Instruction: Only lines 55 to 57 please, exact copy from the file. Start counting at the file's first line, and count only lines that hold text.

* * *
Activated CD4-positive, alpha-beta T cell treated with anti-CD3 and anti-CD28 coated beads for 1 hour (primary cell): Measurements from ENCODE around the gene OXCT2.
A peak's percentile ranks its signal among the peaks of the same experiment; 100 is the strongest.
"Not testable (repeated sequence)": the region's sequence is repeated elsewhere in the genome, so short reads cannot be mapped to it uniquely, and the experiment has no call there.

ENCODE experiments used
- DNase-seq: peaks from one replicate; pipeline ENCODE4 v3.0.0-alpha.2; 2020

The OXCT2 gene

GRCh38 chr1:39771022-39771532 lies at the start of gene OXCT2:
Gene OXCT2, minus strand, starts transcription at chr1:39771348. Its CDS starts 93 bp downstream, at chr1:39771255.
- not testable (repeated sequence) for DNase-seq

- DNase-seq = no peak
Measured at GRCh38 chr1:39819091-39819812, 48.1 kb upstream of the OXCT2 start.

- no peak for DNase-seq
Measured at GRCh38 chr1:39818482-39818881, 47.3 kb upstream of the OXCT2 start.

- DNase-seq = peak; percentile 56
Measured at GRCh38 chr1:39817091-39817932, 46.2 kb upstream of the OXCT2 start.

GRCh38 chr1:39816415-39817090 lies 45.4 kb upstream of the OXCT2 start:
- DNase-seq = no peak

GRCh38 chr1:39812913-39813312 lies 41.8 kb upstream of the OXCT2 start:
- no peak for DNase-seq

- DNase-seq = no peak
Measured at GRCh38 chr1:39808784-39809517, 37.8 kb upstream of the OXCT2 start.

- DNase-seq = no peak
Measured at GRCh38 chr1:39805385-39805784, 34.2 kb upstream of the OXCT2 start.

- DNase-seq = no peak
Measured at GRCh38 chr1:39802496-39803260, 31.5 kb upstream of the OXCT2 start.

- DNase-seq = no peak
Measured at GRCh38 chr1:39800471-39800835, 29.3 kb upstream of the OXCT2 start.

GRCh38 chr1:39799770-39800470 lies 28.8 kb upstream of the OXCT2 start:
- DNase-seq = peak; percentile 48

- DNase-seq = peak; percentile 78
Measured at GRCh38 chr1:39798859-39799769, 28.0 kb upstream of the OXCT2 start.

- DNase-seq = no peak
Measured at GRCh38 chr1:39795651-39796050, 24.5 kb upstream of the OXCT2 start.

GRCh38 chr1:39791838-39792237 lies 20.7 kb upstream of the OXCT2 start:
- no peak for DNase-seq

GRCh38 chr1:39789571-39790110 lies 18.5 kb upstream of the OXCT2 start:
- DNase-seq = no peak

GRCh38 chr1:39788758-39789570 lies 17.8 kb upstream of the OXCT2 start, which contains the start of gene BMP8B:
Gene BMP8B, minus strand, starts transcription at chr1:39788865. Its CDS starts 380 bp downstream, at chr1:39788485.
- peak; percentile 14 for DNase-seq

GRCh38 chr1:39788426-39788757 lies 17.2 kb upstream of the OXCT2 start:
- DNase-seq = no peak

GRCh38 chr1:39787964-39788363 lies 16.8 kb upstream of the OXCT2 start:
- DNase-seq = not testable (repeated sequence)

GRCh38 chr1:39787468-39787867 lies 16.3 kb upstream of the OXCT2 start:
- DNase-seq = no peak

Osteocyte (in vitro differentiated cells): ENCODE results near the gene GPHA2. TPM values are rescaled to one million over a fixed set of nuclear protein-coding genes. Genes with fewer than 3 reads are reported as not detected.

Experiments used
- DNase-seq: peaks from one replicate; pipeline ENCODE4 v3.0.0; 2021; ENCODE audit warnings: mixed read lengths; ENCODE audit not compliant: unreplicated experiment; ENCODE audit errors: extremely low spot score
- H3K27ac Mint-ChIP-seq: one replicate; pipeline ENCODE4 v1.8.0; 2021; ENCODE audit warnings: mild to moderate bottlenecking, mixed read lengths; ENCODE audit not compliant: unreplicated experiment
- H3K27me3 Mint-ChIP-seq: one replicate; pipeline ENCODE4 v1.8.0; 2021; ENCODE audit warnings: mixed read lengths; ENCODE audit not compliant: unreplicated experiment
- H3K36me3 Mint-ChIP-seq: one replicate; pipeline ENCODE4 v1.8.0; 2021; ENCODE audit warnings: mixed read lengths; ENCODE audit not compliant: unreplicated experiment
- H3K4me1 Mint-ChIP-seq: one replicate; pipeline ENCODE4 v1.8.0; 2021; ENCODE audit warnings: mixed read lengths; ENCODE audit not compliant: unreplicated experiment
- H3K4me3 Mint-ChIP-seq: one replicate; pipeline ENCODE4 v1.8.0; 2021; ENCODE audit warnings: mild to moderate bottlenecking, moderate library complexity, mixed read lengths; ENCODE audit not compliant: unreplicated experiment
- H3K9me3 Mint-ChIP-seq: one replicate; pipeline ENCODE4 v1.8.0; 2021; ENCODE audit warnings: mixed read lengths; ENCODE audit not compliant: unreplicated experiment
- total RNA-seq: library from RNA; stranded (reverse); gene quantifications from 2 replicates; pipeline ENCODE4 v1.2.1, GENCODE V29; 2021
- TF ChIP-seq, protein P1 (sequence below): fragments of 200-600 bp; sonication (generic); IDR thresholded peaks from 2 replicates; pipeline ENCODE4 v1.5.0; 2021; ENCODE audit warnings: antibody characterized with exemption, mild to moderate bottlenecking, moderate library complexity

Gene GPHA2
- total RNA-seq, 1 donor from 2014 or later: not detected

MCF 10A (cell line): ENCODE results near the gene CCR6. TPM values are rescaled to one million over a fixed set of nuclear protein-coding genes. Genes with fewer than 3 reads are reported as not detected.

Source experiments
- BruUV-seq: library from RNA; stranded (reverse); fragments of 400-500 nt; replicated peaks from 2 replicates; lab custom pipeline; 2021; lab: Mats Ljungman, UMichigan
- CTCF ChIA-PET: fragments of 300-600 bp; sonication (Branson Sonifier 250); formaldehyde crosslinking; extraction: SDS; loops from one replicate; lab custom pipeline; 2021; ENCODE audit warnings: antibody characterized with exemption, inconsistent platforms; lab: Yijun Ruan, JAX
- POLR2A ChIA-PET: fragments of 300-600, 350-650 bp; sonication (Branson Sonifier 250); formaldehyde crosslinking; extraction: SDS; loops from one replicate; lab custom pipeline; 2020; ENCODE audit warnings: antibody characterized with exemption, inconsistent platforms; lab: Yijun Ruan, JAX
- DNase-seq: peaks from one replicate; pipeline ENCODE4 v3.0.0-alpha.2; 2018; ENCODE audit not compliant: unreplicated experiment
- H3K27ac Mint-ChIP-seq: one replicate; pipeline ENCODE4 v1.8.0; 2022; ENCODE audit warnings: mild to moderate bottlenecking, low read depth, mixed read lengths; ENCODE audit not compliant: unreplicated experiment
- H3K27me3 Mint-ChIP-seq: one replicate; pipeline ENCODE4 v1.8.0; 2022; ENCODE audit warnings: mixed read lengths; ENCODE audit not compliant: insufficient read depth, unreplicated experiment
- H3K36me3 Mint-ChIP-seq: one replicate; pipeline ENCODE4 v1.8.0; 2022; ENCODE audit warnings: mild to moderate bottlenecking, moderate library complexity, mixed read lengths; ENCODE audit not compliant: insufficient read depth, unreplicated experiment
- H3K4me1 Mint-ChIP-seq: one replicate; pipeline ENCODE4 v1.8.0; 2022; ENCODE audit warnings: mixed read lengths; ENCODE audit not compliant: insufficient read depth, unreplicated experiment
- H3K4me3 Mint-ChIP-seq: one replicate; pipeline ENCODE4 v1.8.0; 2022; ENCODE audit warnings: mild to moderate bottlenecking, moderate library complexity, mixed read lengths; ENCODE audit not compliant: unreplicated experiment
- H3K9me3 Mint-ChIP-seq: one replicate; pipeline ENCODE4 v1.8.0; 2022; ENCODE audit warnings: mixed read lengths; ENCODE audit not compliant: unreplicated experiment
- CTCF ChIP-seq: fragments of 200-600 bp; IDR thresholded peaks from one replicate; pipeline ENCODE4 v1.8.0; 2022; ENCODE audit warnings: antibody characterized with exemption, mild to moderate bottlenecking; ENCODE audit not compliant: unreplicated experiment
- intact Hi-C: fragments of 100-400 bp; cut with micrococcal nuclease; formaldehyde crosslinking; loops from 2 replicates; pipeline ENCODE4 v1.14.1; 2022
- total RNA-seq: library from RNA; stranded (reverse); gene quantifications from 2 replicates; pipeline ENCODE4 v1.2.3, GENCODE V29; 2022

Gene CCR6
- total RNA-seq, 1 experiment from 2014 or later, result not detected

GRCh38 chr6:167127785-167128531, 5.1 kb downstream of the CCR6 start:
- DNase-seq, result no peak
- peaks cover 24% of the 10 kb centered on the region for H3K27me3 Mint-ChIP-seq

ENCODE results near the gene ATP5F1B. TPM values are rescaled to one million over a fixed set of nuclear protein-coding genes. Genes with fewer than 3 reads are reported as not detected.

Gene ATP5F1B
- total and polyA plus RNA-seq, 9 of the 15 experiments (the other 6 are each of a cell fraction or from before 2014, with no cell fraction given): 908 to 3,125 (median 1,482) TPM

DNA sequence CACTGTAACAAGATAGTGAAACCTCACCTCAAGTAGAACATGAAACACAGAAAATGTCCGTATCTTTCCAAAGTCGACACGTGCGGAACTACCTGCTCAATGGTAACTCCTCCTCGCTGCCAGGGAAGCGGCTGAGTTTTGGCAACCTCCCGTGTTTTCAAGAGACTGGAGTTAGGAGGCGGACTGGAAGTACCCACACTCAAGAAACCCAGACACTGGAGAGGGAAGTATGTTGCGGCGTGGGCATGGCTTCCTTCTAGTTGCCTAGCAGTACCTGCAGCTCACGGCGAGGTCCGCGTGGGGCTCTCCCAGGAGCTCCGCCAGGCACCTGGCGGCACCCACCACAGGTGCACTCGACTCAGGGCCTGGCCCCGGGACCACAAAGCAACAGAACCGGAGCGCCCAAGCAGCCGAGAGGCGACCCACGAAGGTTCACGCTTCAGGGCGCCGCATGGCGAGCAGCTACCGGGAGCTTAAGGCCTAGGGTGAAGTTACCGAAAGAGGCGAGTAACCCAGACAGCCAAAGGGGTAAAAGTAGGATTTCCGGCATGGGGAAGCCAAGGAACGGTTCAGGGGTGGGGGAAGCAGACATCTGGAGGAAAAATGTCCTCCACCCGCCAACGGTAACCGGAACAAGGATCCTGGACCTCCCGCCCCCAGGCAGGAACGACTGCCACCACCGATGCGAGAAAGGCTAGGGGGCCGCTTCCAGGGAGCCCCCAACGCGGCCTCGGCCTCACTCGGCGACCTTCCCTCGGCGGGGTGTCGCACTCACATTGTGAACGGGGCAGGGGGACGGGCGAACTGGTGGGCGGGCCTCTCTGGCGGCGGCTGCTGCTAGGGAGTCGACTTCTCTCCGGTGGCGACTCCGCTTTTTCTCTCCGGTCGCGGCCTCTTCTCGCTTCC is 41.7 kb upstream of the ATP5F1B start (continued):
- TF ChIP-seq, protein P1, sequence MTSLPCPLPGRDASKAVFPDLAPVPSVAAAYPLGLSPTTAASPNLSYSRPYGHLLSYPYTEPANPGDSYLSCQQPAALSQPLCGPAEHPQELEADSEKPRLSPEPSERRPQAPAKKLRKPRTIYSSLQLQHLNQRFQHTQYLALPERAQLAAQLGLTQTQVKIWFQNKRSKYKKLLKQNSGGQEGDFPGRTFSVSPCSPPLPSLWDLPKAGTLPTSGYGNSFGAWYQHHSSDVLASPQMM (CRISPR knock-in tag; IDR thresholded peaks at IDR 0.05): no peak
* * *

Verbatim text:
- H3K9me3 Mint-ChIP-seq: one replicate; pipeline ENCODE4 v1.8.0; 2021; ENCODE audit warnings: mixed read lengths; ENCODE audit not compliant: unreplicated experiment
- total RNA-seq: library from RNA; stranded (reverse); gene quantifications from 2 replicates; pipeline ENCODE4 v1.2.1, GENCODE V29; 2021
- TF ChIP-seq, protein P1 (sequence below): fragments of 200-600 bp; sonication (generic); IDR thresholded peaks from 2 replicates; pipeline ENCODE4 v1.5.0; 2021; ENCODE audit warnings: antibody characterized with exemption, mild to moderate bottlenecking, moderate library complexity